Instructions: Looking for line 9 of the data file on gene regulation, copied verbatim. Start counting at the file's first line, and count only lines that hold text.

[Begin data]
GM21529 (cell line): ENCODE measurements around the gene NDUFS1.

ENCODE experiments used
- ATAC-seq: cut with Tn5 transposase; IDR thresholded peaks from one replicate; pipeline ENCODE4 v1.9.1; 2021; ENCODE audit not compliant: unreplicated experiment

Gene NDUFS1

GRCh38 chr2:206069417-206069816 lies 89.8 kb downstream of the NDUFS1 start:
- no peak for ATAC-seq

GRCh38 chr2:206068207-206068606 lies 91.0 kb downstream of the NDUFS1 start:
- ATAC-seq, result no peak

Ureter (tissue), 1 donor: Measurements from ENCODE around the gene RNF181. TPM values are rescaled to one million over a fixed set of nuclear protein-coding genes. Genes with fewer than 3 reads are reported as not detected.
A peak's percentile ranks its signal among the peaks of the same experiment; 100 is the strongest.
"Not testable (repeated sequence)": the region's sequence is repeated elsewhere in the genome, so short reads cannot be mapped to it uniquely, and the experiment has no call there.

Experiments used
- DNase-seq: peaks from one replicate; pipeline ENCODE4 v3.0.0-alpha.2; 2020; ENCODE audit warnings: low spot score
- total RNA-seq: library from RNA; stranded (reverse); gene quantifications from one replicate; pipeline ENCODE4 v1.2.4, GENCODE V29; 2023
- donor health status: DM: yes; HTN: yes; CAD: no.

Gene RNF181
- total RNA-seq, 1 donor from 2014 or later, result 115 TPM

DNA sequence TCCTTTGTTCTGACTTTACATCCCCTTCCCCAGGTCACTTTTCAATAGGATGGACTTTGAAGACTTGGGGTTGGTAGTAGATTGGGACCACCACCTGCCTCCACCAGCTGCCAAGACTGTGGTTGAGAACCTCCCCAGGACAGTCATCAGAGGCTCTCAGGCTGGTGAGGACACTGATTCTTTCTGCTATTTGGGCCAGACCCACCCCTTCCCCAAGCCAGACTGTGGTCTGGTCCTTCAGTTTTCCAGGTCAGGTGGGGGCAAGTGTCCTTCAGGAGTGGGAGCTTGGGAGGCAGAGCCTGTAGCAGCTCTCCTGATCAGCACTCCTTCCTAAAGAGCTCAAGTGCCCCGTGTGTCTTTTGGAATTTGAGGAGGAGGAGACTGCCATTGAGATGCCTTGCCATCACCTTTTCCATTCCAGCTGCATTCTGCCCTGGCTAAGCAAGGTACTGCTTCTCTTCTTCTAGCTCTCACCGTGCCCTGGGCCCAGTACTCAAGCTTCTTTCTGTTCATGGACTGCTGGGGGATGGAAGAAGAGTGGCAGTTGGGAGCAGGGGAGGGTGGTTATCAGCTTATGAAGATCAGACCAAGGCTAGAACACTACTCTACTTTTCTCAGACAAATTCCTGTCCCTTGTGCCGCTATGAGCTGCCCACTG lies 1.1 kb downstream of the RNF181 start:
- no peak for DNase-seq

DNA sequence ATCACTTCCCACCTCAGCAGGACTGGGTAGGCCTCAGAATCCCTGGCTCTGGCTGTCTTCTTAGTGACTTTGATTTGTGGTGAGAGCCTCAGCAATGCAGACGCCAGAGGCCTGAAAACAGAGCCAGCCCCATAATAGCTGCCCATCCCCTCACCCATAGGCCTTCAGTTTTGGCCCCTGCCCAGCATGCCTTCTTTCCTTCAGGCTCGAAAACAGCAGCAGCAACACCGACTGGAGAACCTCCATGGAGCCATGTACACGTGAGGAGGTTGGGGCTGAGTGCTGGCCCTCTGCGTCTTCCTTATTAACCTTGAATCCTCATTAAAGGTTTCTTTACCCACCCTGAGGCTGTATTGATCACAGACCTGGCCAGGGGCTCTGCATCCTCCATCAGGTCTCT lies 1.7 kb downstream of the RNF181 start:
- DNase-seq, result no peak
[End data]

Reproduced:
Ureter (tissue), 1 donor: Measurements from ENCODE around the gene RNF181. TPM values are rescaled to one million over a fixed set of nuclear protein-coding genes. Genes with fewer than 3 reads are reported as not detected.